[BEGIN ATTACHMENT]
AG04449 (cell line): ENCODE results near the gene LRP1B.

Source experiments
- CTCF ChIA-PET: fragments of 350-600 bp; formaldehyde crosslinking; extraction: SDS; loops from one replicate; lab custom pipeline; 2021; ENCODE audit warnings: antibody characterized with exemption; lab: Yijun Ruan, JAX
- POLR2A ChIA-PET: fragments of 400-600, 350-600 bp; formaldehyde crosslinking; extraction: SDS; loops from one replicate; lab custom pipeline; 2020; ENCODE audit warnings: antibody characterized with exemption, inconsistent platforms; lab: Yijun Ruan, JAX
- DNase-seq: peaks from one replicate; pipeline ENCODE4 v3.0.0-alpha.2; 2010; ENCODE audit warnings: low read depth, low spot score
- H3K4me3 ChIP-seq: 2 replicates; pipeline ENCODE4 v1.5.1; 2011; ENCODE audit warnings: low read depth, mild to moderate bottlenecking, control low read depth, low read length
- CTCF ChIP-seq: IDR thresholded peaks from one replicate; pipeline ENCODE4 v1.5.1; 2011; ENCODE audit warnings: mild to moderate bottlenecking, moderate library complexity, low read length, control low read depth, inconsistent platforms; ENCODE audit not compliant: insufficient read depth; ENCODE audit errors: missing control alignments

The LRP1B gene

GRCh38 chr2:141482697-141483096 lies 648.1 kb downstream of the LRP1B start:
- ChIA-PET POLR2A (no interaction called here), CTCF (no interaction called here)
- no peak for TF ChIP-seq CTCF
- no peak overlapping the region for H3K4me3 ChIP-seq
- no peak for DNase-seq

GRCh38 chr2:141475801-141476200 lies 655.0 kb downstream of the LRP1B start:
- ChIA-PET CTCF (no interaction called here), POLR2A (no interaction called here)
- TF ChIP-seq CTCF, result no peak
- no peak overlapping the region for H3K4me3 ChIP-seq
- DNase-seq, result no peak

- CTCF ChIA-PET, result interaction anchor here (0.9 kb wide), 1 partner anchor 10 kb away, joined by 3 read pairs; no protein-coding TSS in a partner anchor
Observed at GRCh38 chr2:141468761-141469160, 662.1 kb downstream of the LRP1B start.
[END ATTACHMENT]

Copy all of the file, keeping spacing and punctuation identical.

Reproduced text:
AG04449 (cell line): ENCODE results near the gene LRP1B.

Source experiments
- CTCF ChIA-PET: fragments of 350-600 bp; formaldehyde crosslinking; extraction: SDS; loops from one replicate; lab custom pipeline; 2021; ENCODE audit warnings: antibody characterized with exemption; lab: Yijun Ruan, JAX
- POLR2A ChIA-PET: fragments of 400-600, 350-600 bp; formaldehyde crosslinking; extraction: SDS; loops from one replicate; lab custom pipeline; 2020; ENCODE audit warnings: antibody characterized with exemption, inconsistent platforms; lab: Yijun Ruan, JAX
- DNase-seq: peaks from one replicate; pipeline ENCODE4 v3.0.0-alpha.2; 2010; ENCODE audit warnings: low read depth, low spot score
- H3K4me3 ChIP-seq: 2 replicates; pipeline ENCODE4 v1.5.1; 2011; ENCODE audit warnings: low read depth, mild to moderate bottlenecking, control low read depth, low read length
- CTCF ChIP-seq: IDR thresholded peaks from one replicate; pipeline ENCODE4 v1.5.1; 2011; ENCODE audit warnings: mild to moderate bottlenecking, moderate library complexity, low read length, control low read depth, inconsistent platforms; ENCODE audit not compliant: insufficient read depth; ENCODE audit errors: missing control alignments

The LRP1B gene

GRCh38 chr2:141482697-141483096 lies 648.1 kb downstream of the LRP1B start:
- ChIA-PET POLR2A (no interaction called here), CTCF (no interaction called here)
- no peak for TF ChIP-seq CTCF
- no peak overlapping the region for H3K4me3 ChIP-seq
- no peak for DNase-seq

GRCh38 chr2:141475801-141476200 lies 655.0 kb downstream of the LRP1B start:
- ChIA-PET CTCF (no interaction called here), POLR2A (no interaction called here)
- TF ChIP-seq CTCF, result no peak
- no peak overlapping the region for H3K4me3 ChIP-seq
- DNase-seq, result no peak

- CTCF ChIA-PET, result interaction anchor here (0.9 kb wide), 1 partner anchor 10 kb away, joined by 3 read pairs; no protein-coding TSS in a partner anchor
Observed at GRCh38 chr2:141468761-141469160, 662.1 kb downstream of the LRP1B start.